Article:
Page:Dictionary of National Biography volume 32.djvu/417

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his treatment of the prisoner afford a favourable impression of his ability, impartiality, and humanity. In the conference of the judges on the Habeas Corpus Extension Bill of 1758 Legge opposed the measure. He died on 30 Aug. 1759. Legge married in 1740 Catherine, daughter of Jonathan Fogg, merchant, of London; she died on 25 Nov. 1759. By her Legge had issue a son, Heneage, who resided at Idlicote, Warwickshire, and married in 1768 Elizabeth, daughter of Sir Philip Musgrave of Edenhall, bart., and two daughters: Catherine, married to Charles Chester, brother to William, first lord Bagot; and Ann, who died unmarried in 1752.

[Collins's Peerage (Brydges), iv. 121; Inner Temple Books; Harwood's Lichfield, p. 438; Hist. MSS. Comm. 11th Rep. App. pt. v. 329; Howell's State Trials, xviii. 290 et seq., 1118 et seq.; Walpole's Memoirs of the Reign of George II, ed. Lord Holland, iii. 118; Gent. Mag. 1759, pp. 442, 497; Hasted's Kent, ed. Drake, pt. i., 'Hundred of Blackheath,' Dartmouth Pedigree facing p. 244.]

J. M. R.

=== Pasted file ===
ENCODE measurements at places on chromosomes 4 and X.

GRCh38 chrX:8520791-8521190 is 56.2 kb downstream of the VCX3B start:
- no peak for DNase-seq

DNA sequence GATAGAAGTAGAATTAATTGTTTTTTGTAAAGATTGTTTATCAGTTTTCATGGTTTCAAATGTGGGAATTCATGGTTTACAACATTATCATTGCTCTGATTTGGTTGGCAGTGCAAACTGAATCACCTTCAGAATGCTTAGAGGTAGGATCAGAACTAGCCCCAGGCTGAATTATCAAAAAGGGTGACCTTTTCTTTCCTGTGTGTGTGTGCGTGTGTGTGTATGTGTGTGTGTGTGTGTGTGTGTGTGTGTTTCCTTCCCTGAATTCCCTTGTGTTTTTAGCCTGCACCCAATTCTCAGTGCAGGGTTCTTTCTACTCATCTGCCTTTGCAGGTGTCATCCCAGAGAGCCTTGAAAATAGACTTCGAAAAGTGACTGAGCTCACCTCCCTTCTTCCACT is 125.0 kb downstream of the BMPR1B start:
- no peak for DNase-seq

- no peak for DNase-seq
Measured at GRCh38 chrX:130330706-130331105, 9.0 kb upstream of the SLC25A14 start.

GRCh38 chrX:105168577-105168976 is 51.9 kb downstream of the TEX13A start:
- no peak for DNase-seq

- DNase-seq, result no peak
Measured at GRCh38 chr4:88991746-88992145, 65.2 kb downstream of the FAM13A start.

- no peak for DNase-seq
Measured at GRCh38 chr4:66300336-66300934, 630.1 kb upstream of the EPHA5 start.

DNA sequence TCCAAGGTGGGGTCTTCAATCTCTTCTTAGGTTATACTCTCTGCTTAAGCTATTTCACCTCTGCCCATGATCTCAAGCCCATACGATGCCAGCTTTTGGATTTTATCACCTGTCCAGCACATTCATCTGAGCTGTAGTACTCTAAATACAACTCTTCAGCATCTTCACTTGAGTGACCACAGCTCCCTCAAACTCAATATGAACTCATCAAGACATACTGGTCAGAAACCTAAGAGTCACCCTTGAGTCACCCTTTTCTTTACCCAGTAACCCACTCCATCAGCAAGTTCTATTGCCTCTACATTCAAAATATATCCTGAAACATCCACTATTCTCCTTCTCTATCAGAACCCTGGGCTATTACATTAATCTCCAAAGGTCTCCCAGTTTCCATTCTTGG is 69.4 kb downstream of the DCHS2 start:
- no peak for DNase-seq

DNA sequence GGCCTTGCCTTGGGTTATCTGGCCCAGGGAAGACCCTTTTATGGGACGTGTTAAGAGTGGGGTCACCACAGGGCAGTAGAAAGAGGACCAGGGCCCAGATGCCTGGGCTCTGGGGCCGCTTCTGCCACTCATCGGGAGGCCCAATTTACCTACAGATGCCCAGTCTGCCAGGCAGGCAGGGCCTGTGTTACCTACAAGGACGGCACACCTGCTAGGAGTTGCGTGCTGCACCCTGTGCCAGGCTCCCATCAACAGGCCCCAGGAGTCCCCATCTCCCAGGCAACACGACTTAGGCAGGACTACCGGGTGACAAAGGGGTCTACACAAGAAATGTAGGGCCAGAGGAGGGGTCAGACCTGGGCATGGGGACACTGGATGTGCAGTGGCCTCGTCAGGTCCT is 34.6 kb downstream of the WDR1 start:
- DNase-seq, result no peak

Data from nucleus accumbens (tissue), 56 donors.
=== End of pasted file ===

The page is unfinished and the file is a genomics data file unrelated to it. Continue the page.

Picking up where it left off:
LEGGE, HENRY BILSON- (1708–1764), chancellor of the exchequer, fourth son of William, first earl of Dartmouth [q. v.], by his wife Lady Anne Finch, third daughter of Heneage, first earl of Aylesford [q. v.], was born on 29 May 1708. He appears to have matriculated at Christ Church, Oxford, on 29 March 1726, and to have been created D.C.L. on 1 March 1733. Of this degree, however, there is some doubt, as the 'Hen. Leg' who graduated D.C.L. at this date is not further identified in the Register of Convocation. According to the Bisnop of Hereford, Legge entered the royal navy, but 'quitted it after one or two voyages.' and was subsequently 'received into the family and confidence' of Sir Robert Walpole, whose private secretary he became (Character, p. 4). Horace Walpole records that Legge was an 'immeasurable favourite 'of his father until he was discarded for 'endeavouring to steal his patron's daughter' (Reign of George II, i. 191). In October 1739 Legge was appointed by the Duke of Devonshire, then lord-lieutenant of Ireland, to 'the secretaryship of Ireland.' the holding of which, he tells Lord Dartmouth, 'will not interfere with his attendance on Sir Robert' (Hist. MSS. Comm. 11th Rep. pt. v. p. 328). At a by-election in November 1740 Legge was returned to the House of Commons for the borough of East Looe, Cornwall, and at the general election in the following May he was elected for the borough of Orford, Suffolk, which he continued to represent until December 1759. Upon the downfall of Walpole's administration he was removed from his post in the treasury by Pulteney, but owing to the Duke of Bedford's intercession was appointed in July 1742 surveyor-general of the woods and forests north and south of the Trent (Bedford Correspondence, i. 1-12). On 3 May 1774 he seconded the attorney-general's motion to agree to the lords' amendments to the bill making it high treason to hold correspondence with the Pretender's sons (Parl. Hist. xiii. 866-8), and resigning his surveyorship, became on 20 April 1745 a lord of the admiralty, a post which he retained until February 1747. On 17 Oct. 1745 he moved the address of thanks for the king's speech (ib. xiii. 1328-31), and on 4 June 1746 was appointed a lord of the treasury. In January 1748 he was appointed, on the recommendation of the Duke of Newcastle, envoy extraordinary to the king of Prussia, by whom he 'was duped and ill-treated' (Chatham Correspondence, i. 27; Walpole, Reign of George II, i. 191). For taking the negotiations relative to the bishopric of Osnaburg out of the hands of George's agent at Berlin, and for an indiscreet expression imputed to him that George's arrival at Hanover had defeated this design, Legge was summoned to Hanover and severely reprimanded by the king. In a letter to his brother, Henry Pelham, the Duke of Newcastle says the king calls Legge 'fool every day, and abuses us for sending a man purely because he can make a speech in the House of Commons.' Henry Pelham, however, defended Legge's conduct in the negotiations, and the king's resentment gradually subsided (Coxe, Pelham Administration, 1829, i. 440-448). Legge was appointed treasurer of the navy in April 1749, on Lyttelton's refusal of the post in his favour (Phillimore, Memoirs of Lord Lyttelton, i. 410), and was succeeded at the treasury by Henry Vane, afterwards Earl of Darlington. On 6 April 1754 Legge, haying resigned the treasurership, was appointed chancellor of the exchequer in the Duke of Newcastle's administration, the king, however, stipulating that 'Legge should never enter his closet' (Walpole, Reign of George II, i. 381). On 14 Nov. following he took part in the debate upon the address (Parl. Hist. xv. 346-50), and a few days afterwards he declared in the house that he 'had been raised solely by the whigs, and if he fell sooner or later he should pride himself on nothing but in being a whig' (Walpole, Reign of George II, i. 408-9). Not long after this speech Pitt referred to Legge as 'the child, and deservedly the favourite child, of the whigs' (ib. ii. 41). Lepge became secretly leagued with the Leicester House party, and in August 1755, smarting under the Duke of Newcastle's